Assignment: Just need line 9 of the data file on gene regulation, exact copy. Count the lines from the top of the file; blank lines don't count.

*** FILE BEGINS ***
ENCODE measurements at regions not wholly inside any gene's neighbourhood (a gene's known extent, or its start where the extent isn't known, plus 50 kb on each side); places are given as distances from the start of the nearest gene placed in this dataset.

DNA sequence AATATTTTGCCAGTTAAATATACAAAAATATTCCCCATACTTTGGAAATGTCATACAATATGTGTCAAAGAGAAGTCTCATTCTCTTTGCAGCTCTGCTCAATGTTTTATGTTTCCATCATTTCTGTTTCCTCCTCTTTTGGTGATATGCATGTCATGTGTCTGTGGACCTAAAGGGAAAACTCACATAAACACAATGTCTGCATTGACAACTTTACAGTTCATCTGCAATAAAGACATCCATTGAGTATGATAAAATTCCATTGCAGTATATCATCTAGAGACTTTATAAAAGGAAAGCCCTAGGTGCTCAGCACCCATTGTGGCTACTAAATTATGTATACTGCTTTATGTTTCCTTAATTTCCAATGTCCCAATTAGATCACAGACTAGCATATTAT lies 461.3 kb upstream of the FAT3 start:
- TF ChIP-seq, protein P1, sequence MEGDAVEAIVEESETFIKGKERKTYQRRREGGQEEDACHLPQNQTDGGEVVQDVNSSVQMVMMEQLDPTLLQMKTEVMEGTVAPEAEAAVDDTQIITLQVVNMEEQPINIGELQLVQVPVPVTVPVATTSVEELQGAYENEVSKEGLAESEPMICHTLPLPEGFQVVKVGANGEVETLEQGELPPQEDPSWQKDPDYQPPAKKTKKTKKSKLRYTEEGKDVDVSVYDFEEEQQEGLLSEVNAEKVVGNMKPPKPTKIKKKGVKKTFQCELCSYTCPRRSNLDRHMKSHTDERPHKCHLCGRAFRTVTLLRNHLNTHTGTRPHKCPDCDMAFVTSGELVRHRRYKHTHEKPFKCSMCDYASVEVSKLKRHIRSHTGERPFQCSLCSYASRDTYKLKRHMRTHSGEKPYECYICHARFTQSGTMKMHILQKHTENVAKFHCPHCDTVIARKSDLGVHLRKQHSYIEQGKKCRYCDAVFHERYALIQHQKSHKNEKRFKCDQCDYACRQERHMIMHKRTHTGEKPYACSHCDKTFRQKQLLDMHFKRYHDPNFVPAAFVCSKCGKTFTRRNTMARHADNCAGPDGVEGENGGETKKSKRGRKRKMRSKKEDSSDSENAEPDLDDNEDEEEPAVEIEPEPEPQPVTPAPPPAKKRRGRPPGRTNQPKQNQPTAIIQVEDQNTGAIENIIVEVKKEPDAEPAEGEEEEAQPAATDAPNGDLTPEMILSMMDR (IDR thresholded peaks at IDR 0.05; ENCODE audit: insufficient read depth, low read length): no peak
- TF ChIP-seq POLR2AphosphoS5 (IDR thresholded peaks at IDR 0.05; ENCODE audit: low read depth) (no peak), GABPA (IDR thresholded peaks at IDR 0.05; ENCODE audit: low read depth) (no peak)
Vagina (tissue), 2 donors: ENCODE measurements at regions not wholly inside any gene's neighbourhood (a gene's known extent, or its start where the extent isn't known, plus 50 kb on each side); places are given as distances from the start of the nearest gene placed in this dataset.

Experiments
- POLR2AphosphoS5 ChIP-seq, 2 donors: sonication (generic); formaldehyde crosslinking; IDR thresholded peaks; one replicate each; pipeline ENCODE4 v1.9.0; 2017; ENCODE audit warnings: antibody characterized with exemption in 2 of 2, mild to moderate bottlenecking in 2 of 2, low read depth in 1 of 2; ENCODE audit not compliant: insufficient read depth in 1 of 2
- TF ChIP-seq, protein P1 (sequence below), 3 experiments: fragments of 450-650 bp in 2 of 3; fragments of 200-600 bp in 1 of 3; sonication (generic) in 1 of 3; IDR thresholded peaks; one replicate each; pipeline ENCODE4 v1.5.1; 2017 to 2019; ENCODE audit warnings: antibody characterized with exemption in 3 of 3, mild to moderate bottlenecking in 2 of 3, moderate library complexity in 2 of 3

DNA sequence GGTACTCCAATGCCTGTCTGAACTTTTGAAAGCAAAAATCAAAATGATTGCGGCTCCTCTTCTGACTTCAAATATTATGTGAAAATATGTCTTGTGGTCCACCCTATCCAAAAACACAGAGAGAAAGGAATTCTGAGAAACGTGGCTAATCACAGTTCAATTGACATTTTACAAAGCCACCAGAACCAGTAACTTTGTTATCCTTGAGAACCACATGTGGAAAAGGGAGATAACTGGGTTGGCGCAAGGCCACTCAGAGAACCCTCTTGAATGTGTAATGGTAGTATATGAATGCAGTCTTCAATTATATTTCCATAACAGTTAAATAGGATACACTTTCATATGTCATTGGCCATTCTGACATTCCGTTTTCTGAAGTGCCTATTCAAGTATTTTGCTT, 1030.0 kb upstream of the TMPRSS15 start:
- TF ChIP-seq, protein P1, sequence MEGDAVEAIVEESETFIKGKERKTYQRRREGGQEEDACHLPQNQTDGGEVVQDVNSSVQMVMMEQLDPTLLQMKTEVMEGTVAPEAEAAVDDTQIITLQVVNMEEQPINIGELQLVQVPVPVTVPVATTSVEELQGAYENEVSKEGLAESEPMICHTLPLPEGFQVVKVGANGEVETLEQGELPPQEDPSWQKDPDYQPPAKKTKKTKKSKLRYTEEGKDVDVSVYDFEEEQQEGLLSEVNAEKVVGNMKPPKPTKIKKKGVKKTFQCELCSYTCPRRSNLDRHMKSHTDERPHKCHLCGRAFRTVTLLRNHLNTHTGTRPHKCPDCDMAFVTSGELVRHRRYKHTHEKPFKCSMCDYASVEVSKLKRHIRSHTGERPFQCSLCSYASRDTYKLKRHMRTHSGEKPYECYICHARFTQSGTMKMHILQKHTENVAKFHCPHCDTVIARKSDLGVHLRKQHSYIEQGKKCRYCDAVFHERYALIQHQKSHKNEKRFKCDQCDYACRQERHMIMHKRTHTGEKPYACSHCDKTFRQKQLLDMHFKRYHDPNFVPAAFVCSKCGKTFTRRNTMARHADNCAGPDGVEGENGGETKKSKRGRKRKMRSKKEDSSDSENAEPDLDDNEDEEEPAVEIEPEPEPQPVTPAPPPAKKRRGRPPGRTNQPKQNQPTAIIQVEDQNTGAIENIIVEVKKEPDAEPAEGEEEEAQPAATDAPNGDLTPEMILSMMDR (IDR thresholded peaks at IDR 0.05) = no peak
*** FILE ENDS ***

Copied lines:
DNA sequence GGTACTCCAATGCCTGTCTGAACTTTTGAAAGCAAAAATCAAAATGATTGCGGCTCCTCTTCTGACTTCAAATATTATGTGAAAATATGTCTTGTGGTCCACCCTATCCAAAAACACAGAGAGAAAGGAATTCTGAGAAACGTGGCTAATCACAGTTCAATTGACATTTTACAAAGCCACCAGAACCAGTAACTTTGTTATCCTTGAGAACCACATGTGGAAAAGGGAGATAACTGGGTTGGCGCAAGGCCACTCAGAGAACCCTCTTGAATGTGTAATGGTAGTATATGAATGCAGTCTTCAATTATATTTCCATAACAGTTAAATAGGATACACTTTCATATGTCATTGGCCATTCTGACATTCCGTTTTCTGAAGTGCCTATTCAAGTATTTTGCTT, 1030.0 kb upstream of the TMPRSS15 start: